charlton athletic 0-0 leeds united: scoreBack
Tom Adeyemi had done it. Head down, arms outstretched, elbows pumping like pistons on a steam train, Tom Adeyemi had done it.
There’s not a lot of space behind the goal at Charlton, so as he hurtled he needed to adjust his body weight or he would have ended up, Brendan Ormsby style, somewhere further than anybody could reach him; bending his run towards the corner flag, he still would have gone further than anybody could reach him, because Tom Adeyemi had done it.
The quick free kick from his midfield partner Liam Bridcutt had started things off. Bridcutt has changed things for Leeds, as Steve Evans said he would; when we look for reasons why Leeds have had chances in the last couple of games, threatened goals, it’s to defensive midfield and Bridcutt we have to look.
Adeyemi is there too, and that’s the point. The first few months of the season have shown that Adeyemi is not solid enough on his own to have lightweights like Murphy, Cook or Mowatt next to him; but put the tiny, tenacious Bridcutt there, and suddenly the side is solid, suddenly Bellusci and Wootton can be part of a defence that keeps clean sheets.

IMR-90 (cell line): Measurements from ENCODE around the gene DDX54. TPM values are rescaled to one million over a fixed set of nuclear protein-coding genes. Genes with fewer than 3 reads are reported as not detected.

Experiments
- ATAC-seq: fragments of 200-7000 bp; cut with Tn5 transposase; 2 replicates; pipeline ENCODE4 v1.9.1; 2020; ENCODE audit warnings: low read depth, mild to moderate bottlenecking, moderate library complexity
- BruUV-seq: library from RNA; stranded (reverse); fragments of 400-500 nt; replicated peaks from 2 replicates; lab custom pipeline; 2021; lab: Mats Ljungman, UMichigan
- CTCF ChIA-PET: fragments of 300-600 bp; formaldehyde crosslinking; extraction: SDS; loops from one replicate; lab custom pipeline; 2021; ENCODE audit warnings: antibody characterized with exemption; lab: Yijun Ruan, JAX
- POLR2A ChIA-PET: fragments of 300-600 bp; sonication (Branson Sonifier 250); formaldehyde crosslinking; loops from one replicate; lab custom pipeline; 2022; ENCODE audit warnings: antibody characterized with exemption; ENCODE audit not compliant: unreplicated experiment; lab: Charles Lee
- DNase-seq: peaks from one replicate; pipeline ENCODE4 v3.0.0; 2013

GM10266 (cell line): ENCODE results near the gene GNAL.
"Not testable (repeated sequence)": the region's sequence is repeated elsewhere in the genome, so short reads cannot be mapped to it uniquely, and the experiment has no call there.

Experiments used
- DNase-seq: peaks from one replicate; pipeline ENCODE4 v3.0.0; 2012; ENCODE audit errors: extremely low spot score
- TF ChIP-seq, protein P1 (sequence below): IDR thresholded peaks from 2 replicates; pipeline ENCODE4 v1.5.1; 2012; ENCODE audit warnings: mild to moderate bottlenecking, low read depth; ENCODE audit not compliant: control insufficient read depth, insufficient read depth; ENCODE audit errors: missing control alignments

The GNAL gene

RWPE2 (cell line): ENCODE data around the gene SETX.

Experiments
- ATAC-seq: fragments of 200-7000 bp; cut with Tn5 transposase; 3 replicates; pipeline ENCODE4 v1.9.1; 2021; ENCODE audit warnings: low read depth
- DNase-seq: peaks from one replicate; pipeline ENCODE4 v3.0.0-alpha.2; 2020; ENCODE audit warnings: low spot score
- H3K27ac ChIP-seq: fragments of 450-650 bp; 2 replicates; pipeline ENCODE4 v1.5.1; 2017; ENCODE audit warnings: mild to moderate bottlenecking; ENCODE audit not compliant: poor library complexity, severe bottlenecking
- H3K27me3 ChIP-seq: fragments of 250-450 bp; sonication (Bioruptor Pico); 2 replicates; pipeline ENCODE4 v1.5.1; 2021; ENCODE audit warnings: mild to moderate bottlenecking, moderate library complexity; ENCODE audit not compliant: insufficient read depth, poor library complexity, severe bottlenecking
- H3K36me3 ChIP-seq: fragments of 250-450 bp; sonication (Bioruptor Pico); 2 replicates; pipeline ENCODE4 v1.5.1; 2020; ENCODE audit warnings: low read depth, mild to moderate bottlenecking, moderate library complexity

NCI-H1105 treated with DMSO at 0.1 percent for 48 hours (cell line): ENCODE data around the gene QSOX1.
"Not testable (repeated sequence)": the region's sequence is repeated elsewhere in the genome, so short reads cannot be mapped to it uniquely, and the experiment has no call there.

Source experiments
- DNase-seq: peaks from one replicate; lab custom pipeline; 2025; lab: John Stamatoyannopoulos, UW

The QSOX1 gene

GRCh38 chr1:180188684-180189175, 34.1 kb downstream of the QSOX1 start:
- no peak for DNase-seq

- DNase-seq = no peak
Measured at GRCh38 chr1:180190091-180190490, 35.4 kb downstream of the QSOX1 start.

And suddenly Cook, Mowatt and Dallas, and Murphy or Botaka if they play, can have the freedom to attack and create and not worry about protecting the back line. Adeyemi and Bridcutt can do that, relieving the pressure of all the players around them, so the defence can organise, the attackers can go play.
Leeds have had this tandem midfield before; Batty and Bowyer used to team up in the middle, before Bowyer moved wide and left the centre to Batty and Dacourt. You and your mate, you run things; if one goes forward, one stays back, and if there’s a particular danger that needs dealing with, you do it together.
“We’re a long way away from buying [Bridcutt],” said Evans after the game, who is adamant that a gentleman’s agreement will keep Bridcutt here on loan until the summer, and who is probably wrong, meaning we’ll be back to square one. Back to trying to find solutions with the players we still have come January or February, back to trying to work out what Massimo Cellino wants when he goes on his mysterious visits to away ground dressing rooms at half-time, back to wondering why we can’t have nice things.